New York TRACON first learned of a problem with AA11 shortly after 8:40 when it joined a telecon with Boston Center linked by the FAA’s Air Traffic Control System Command Center (Herndon Center).  That call was taken at the Traffic Management Unit, Departure Director position (TMUDD).  The call was a continuous exchange of information, first with Boston Center and Herndon Center, and then New York Center (ZNY), which broke into the conversation. The exchange lasted nearly three minutes.

The fear was that AA11 would land at Kennedy without advanced notice. However, the ZNY caller reported that he had learned that the aircraft was still at 29,000 feet and would bypass Kennedy.  Here is the conversation as recorded at New York TRACON. 0840 ZBW TRACON ZNY AA11 notification

At 8:51,  a caller asked for assistance in locating AA11 on the TMS (traffic management system).  the TMUDD specialist reported that he had lost the plane on radar and at 8:52 learned of the news.  “Hang on, what’s that?”  A background voice responded,  “An airplane crashed into the top of the World Trade Center.”  The response was at once cryptic and clear.  “What?”  “Wow?”  0852 Hang on Whats That 

Immediately thereafter, the Operations Manager in Charge of New York Center, Mike McCormick, called New York TRACON.  That nearly two minute call is important for three reasons.

  1. All key senior managers in the New York area; McCormick, his next in command, Bruce Barrett, and the Operations Manager in Charge at Newark TRACON, Bob Burch, participate.
  2. The initial alert about UA175 by the New York controller to Bruce Barrett is heard in background (amplified)
  3. Initial reporting information became conflated and confused at New York Center, New York TRACON, and at least one of the area towers, Newark.

McCormick stated that two things were going on, but he had not assimilated that UA175 was yet a third thing.  He conflated the alert about UA175 to pertain to AA11 as one thing.  The unidentified plane that struck the World Trade Center was the other thing.  Here is that call as recorded at New York TRACON. 0853 McCormick, Burch, Barrett in real time 

The TMUDD position then took two calls in sequence which, taken together, show the uncertainty in the National Airspace System.  The first caller, a traffic manager from U.S. Air called to see if the incident at the Word Trade Center involved one of their aircraft.  the New York TRACON traffic manager, Carl, said “we don’t know [what happened]” and “I guess we’ll have to turn on CNN to find out.”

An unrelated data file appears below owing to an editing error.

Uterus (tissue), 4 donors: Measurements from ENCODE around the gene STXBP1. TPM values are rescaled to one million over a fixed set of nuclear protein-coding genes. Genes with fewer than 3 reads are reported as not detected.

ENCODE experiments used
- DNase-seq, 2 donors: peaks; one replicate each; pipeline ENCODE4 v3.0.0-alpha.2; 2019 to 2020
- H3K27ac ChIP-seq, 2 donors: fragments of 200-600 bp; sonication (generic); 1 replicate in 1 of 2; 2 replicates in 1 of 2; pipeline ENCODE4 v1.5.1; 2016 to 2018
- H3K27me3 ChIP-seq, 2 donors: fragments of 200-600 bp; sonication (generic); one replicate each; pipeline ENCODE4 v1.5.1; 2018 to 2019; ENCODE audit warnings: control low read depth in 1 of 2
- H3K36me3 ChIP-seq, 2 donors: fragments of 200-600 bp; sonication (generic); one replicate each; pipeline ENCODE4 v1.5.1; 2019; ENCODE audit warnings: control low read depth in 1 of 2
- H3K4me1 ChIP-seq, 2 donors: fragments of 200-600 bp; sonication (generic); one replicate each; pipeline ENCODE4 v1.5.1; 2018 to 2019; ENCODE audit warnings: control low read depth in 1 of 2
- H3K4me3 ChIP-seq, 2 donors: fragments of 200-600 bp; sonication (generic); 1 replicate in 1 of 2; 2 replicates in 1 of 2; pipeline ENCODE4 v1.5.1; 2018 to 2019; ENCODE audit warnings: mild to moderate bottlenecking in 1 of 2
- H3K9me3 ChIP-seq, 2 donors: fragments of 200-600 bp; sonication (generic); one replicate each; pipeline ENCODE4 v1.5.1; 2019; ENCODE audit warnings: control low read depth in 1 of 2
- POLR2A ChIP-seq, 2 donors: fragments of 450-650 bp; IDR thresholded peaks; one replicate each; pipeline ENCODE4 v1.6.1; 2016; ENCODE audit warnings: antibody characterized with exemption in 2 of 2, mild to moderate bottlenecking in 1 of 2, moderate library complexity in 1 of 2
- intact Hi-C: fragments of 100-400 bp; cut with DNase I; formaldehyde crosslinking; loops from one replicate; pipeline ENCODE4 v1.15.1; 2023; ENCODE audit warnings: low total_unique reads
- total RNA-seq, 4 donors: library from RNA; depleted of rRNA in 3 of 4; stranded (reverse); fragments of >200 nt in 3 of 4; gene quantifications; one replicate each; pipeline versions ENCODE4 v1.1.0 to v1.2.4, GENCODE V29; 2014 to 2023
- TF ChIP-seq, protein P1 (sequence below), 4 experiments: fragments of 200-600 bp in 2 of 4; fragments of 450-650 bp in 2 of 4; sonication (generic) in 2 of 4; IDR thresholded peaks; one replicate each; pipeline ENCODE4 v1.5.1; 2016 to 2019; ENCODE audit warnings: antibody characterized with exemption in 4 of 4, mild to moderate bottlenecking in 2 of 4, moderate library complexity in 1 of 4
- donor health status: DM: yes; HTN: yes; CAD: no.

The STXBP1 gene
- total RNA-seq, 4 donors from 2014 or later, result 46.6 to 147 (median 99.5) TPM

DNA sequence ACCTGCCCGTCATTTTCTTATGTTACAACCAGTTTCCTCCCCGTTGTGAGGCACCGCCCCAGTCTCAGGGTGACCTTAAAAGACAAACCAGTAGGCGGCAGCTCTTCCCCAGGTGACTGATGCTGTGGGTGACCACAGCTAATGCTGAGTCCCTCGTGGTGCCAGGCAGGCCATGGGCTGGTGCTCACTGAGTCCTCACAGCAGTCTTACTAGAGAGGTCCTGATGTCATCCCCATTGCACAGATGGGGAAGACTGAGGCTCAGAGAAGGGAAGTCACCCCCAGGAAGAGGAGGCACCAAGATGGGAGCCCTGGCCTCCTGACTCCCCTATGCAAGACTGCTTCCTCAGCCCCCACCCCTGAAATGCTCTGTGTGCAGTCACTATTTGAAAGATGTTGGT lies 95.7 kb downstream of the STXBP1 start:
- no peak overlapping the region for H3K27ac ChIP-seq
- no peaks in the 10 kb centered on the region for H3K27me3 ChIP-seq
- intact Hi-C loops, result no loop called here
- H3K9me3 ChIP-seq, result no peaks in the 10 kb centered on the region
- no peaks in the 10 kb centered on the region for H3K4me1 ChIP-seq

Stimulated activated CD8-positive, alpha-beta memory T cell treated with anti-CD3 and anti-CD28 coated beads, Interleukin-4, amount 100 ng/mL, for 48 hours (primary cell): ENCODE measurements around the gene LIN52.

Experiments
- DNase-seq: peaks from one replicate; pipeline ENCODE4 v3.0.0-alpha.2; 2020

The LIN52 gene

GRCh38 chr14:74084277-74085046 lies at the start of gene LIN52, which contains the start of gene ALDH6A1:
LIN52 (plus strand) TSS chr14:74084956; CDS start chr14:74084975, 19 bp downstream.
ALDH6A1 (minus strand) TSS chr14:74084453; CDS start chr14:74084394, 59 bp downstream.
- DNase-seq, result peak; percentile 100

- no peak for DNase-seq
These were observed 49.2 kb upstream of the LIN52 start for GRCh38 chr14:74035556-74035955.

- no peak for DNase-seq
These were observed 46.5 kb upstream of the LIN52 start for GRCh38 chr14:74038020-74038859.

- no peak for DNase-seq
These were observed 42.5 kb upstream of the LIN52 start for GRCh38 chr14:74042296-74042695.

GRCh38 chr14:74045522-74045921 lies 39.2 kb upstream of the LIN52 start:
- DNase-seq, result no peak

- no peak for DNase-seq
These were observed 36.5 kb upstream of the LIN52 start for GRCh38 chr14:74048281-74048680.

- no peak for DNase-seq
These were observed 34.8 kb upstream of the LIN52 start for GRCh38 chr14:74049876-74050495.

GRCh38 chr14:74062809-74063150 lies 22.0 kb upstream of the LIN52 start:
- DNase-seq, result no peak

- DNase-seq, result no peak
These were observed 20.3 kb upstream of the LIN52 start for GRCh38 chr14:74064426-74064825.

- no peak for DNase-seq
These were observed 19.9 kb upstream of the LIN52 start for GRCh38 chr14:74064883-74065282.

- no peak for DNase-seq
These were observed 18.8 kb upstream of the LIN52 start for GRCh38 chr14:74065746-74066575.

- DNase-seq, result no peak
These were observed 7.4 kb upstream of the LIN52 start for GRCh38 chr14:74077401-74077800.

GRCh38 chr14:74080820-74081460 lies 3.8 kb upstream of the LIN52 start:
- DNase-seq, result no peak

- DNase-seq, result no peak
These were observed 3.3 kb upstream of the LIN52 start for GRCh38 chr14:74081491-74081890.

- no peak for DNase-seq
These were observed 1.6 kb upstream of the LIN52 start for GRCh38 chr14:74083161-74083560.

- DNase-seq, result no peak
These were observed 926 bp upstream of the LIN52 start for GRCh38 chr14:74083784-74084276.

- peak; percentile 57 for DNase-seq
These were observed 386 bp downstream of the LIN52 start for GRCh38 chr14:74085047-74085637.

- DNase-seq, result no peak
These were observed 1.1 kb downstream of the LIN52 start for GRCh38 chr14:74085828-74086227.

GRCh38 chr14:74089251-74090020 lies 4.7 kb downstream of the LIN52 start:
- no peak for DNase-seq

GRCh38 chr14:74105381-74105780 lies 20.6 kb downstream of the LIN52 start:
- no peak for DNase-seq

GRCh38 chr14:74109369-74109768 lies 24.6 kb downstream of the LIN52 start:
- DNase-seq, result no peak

The second caller was Wanda, a traffic manager from Herndon Center, who inquired about the impact on the air traffic control system.  Carl told her, “we’re just trying to figure out what actually occurred and what is going on, and what needs to be done.” 0855 TRACON called by US Air and Herndon Center 


9-11: The Attack; A Different Perspective, Khalid Sheikh Mohammed (KSM)


In a recent article I defined the 9-11 battlefield and discussed both the attack and the counterattack.  In this article I will build on our earlier discussion of the attack and focus specifically on one of its architects, Khalid Sheikh Mohammed (KSM).

The Moussaoui Trial

KSM “testified” at the Moussaoui Trial in an interesting way.  He spoke for the defense; his testimony is defense exhibit 941, “SUBSTITUTION FOR THE TESTIMONY OF KHALID SHEIKH MOHAMMED.”  And that raises the immediate question, “why the defense?”  The answer is straight-forward and concise.  KSM testified that “[he] denied that Moussaoui ever had a 9/11 role.”  KSM further stipulated that “Moussaoui did not know Atta and there was never any contact between the two of them.”

KSM, a problematic witness

A few voices have argued that because KSM was subjected to torture any statements attributed to him are without value.  I assess that position as naive and largely self-serving.  KSM is a valuable secondary source of information, understanding that such information was derived from interrogation.